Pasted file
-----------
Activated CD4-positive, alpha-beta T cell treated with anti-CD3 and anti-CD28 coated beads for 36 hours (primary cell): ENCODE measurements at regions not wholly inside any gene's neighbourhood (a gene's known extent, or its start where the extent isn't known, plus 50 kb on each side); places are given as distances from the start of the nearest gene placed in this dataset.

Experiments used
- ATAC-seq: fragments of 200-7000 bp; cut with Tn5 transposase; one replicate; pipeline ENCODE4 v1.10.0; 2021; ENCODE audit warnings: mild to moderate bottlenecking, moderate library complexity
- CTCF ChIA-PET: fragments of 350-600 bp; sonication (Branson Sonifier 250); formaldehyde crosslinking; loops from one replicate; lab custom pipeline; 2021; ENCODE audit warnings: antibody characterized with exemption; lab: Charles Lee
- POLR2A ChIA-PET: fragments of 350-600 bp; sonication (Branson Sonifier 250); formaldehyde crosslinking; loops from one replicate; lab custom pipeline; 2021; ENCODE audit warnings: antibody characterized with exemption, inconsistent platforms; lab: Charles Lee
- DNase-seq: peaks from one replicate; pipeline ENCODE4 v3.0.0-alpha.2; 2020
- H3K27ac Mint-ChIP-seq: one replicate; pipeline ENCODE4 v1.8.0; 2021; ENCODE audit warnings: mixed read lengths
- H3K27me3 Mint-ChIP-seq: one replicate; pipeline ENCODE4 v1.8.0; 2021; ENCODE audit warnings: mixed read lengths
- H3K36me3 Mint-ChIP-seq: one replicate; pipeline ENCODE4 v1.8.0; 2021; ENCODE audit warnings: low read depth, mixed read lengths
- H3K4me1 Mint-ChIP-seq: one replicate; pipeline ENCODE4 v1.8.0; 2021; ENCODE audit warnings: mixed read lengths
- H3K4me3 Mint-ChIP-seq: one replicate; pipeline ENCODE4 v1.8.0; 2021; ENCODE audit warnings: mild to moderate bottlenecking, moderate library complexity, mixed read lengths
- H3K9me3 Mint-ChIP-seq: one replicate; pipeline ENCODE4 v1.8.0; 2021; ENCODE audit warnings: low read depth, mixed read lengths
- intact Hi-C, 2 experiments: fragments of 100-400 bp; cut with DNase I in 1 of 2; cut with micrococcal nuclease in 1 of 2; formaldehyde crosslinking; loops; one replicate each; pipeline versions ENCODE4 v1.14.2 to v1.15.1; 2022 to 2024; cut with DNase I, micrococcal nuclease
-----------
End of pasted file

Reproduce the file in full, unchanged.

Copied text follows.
Activated CD4-positive, alpha-beta T cell treated with anti-CD3 and anti-CD28 coated beads for 36 hours (primary cell): ENCODE measurements at regions not wholly inside any gene's neighbourhood (a gene's known extent, or its start where the extent isn't known, plus 50 kb on each side); places are given as distances from the start of the nearest gene placed in this dataset.

Experiments used
- ATAC-seq: fragments of 200-7000 bp; cut with Tn5 transposase; one replicate; pipeline ENCODE4 v1.10.0; 2021; ENCODE audit warnings: mild to moderate bottlenecking, moderate library complexity
- CTCF ChIA-PET: fragments of 350-600 bp; sonication (Branson Sonifier 250); formaldehyde crosslinking; loops from one replicate; lab custom pipeline; 2021; ENCODE audit warnings: antibody characterized with exemption; lab: Charles Lee
- POLR2A ChIA-PET: fragments of 350-600 bp; sonication (Branson Sonifier 250); formaldehyde crosslinking; loops from one replicate; lab custom pipeline; 2021; ENCODE audit warnings: antibody characterized with exemption, inconsistent platforms; lab: Charles Lee
- DNase-seq: peaks from one replicate; pipeline ENCODE4 v3.0.0-alpha.2; 2020
- H3K27ac Mint-ChIP-seq: one replicate; pipeline ENCODE4 v1.8.0; 2021; ENCODE audit warnings: mixed read lengths
- H3K27me3 Mint-ChIP-seq: one replicate; pipeline ENCODE4 v1.8.0; 2021; ENCODE audit warnings: mixed read lengths
- H3K36me3 Mint-ChIP-seq: one replicate; pipeline ENCODE4 v1.8.0; 2021; ENCODE audit warnings: low read depth, mixed read lengths
- H3K4me1 Mint-ChIP-seq: one replicate; pipeline ENCODE4 v1.8.0; 2021; ENCODE audit warnings: mixed read lengths
- H3K4me3 Mint-ChIP-seq: one replicate; pipeline ENCODE4 v1.8.0; 2021; ENCODE audit warnings: mild to moderate bottlenecking, moderate library complexity, mixed read lengths
- H3K9me3 Mint-ChIP-seq: one replicate; pipeline ENCODE4 v1.8.0; 2021; ENCODE audit warnings: low read depth, mixed read lengths
- intact Hi-C, 2 experiments: fragments of 100-400 bp; cut with DNase I in 1 of 2; cut with micrococcal nuclease in 1 of 2; formaldehyde crosslinking; loops; one replicate each; pipeline versions ENCODE4 v1.14.2 to v1.15.1; 2022 to 2024; cut with DNase I, micrococcal nuclease